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Girls Taking on Role of Mothers During Conflict

South Sudanese refugees Emma* and Kathryn* in Baratuku camp.* Names have been changed to protect girls’ identities.
South Sudanese refugees Emma* and Kathryn* in Baratuku camp.
* Names have been changed to protect girls’ identities.
February 28, 2014

Separated from their parents during the conflict, South Sudan’s teenage refugee girls are taking on the role of mothers to their younger siblings in the Uganda camps. However, getting back to school – and normality – is key if the girls are to escape the burden of early parenthood, and survive the crisis with their education intact.

“We started hearing the gun shots while our parents were out, and we tried to stay at home, but we heard people screaming. So we packed our things and left.”

Emma* (pictured right) and her younger brothers fled from their home in South Sudan when the fighting broke out. Now they are alone in Baratuku refugee camp in northern Uganda, where Plan is providing crucial aid. They have been here for over a month, and they don't know if they will ever see their parents again.

“There’s no education and I can’t achieve my dream of being an accountant. I wanted to help my mum and my people. I wanted everyone to be educated,” says Emma, who is preparing a meal for her brothers over a fire. She fetches water and pounds the grain. “I don’t know where my mum is.”

Teenager Kathryn,* 17 (pictured left), says she would like to be at school – but she must now act as a mother to her three brothers.

“I ran with my brothers, without my friends. My mum was not around, so we came here. Getting water is difficult, so is getting food, we’re just children without a mum. It’s a problem.

“I want to study but I have to be their mum now, I have to stay with my siblings and be their mum until I find her.”

According to the latest UN figures, there are now 46,874 refugees from South Sudan in Uganda’s Adjumani region.

The refugee camps are overcrowded. More worrying, the camps, with their makeshift tents, stand on low lying land. When the rains come, they will be vulnerable to floods.

A large number of the family groups in the camps comprise children separated from their parents, with older female teenagers now taking on the parental role for their younger brothers and sisters.

According to original research published by Plan International in the report Double Jeopardy: Adolescent Girls and Disasters, girls are at the greatest risk during disasters of falling behind with their education, and being subjected to gender-based abuse.

Sarah Aguti, Plan Uganda’s Water, Sanitation, and Hygiene (WASH) Coordinator, explains: “Girls have escaped the [conflict] and come here without parents, with their brothers and sisters. They have nothing and they don’t know where to start from. Little girls of 16 and 17 are taking care of their siblings.

“It’s the girls who are overloaded with household chores – they do the cooking, they look for firewood and fetch the water at five o’clock in the morning. We are also finding many challenges in terms of accessing water – girls in such a situation find it very hard to cope because they don’t have changing rooms and they share toilets, there’s no privacy. Girls are really suffering.”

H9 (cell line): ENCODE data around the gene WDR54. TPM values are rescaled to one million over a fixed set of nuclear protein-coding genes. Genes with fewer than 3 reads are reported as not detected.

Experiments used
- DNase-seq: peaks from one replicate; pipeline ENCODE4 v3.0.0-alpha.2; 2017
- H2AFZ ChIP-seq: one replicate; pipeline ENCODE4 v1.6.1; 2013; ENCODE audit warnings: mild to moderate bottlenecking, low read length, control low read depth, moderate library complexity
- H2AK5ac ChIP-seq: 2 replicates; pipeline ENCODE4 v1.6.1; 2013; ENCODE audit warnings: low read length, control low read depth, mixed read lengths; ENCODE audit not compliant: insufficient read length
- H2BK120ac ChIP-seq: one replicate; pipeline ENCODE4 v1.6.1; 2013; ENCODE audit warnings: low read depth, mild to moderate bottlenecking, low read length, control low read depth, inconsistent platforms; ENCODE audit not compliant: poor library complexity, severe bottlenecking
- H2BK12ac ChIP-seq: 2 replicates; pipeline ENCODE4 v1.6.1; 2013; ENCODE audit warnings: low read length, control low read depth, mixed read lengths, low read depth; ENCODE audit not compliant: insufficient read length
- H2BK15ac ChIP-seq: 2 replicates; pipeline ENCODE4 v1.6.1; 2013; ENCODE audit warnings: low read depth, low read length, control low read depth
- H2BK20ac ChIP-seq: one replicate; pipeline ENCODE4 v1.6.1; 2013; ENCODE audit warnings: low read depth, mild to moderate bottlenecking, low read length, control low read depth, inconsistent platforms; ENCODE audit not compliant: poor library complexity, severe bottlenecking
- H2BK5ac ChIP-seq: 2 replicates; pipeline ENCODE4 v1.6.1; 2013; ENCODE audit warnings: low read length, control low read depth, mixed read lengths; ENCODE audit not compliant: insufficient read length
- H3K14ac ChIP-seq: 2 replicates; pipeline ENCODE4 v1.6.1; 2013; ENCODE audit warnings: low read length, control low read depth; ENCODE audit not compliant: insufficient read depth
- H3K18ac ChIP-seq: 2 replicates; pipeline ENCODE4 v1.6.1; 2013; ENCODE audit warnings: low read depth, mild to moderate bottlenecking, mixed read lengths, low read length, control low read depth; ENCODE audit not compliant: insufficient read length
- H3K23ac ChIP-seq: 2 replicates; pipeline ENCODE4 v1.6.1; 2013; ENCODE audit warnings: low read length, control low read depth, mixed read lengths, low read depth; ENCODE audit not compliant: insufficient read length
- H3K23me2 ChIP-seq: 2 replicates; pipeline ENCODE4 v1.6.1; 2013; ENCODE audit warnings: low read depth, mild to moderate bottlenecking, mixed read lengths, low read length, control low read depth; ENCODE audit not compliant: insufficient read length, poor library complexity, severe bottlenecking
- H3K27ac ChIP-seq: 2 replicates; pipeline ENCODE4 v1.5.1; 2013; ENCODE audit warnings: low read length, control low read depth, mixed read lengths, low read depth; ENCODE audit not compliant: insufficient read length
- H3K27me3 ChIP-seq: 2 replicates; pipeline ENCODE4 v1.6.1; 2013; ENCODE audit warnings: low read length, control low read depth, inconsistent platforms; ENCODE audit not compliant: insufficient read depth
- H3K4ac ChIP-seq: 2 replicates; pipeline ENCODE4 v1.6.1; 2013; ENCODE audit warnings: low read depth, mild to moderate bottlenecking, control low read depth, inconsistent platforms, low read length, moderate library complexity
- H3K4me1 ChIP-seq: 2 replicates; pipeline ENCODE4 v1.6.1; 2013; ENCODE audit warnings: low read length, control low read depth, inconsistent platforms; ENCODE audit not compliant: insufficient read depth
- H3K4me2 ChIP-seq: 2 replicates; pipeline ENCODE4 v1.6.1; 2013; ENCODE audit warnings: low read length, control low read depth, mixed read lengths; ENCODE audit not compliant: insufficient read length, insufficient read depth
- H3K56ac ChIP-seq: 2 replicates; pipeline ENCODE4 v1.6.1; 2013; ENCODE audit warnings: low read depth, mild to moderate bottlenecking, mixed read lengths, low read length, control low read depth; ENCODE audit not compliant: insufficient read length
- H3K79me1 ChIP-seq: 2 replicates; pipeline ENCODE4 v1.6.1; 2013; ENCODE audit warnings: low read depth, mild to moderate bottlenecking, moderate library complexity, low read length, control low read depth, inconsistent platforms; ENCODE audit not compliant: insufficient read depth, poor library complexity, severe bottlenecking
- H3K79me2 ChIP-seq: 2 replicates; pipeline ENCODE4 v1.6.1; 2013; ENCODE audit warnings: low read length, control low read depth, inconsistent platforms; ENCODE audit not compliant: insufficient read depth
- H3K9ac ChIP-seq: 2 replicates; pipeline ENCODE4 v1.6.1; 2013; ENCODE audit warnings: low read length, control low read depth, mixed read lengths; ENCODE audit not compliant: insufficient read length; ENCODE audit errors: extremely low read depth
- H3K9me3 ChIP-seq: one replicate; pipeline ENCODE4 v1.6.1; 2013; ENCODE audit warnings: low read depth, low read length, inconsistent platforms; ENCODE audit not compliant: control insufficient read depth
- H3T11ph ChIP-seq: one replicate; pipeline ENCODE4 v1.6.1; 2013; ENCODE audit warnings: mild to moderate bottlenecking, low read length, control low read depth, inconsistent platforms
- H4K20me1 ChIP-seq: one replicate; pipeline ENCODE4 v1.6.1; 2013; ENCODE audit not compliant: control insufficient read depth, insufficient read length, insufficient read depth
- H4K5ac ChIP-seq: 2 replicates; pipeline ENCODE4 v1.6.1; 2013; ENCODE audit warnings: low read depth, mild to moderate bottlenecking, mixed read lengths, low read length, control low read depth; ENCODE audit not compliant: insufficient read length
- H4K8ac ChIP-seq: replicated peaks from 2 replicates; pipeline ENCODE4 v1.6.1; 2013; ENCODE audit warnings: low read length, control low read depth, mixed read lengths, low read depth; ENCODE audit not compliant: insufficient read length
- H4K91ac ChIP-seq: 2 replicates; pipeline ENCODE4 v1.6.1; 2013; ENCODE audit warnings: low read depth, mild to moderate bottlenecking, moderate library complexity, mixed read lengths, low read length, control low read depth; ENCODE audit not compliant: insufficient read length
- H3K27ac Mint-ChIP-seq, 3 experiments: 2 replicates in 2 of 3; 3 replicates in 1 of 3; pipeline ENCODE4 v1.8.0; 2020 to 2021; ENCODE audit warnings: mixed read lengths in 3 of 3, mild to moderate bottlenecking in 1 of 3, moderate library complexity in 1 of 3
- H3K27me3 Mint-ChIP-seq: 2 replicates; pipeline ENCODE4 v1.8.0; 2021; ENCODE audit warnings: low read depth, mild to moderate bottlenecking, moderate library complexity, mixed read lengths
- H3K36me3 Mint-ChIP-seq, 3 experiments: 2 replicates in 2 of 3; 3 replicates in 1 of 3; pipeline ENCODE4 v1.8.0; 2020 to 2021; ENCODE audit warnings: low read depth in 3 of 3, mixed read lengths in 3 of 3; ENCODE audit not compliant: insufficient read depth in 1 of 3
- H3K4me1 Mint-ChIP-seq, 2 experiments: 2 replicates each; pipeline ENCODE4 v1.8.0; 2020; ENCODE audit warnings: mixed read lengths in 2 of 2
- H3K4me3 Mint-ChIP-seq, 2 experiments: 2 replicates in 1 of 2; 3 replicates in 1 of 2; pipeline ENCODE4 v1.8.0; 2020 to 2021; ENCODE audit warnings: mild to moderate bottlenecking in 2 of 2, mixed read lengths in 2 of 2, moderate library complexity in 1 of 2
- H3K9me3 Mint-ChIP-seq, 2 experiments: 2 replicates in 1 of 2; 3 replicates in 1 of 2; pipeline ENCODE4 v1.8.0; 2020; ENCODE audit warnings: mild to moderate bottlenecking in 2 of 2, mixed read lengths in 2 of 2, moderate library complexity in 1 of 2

Experts predict that the refugees may have to stay for up to two years in Uganda, with a return to South Sudan slow and difficult.

With education figures for girls in South Sudan already dire – according to UNESCO, South Sudan stands second-to-bottom in the world ranking for net enrollment in primary education and bottom for enrollment in secondary education – South Sudanese girls could be facing an education catastrophe.

“Longer term plans for the refugees are needed,” says Davies Okoko, Emergency Program Manager for Plan Uganda. “Some of them may be here for one year, two years minimum. So we need to start looking at the bigger picture of longer term response and stabilizing the community.

“The refugees’ needs are enormous – many have left South Sudan without anything so they are beginning from the bare minimum. The refugee children’s major need is education – they have to start attending school because the term has already started. But the schools here cannot absorb the whole influx of children.”

Plan is focusing on installing child-friendly spaces at both Baratuku and Nyumanzi camps, where children can play and meet up.

The charity is also providing water and sanitation aid, distributing soap, jerry cans, collapsible water tanks, and kitchen sets. Plan has also helped various families install household “tippy taps” to improve their levels of sanitation and hygiene.

Dr Unni Krishnan, Plan’s Head of Disaster Response and Preparedness, says: “Refugee children are doubly disadvantaged – both physically and emotionally. They are homeless and separated from their family. Separation from friends and family triggers anxiety and stress, but school helps to bring a sense of normalcy. Meeting new friends and education also speeds up recovery.”

Current UN reports show that there are now 149,700 refugees in the countries neighboring South Sudan – Uganda, Ethiopia, Sudan, and Kenya.

Still more civilians are displaced in South Sudan itself after fighting broke out in December 2013 between the government and those loyal to opposition troops led by Riek Machar.

For now, over the border in Uganda, Kathryn looks after her brothers and sisters, and dreams that one day she will find her mother.

“I dreamt that I found her – I was very happy. Staying without your mum is not good. I want to be in a good place, and here is not a good place.”

*These names have been changed.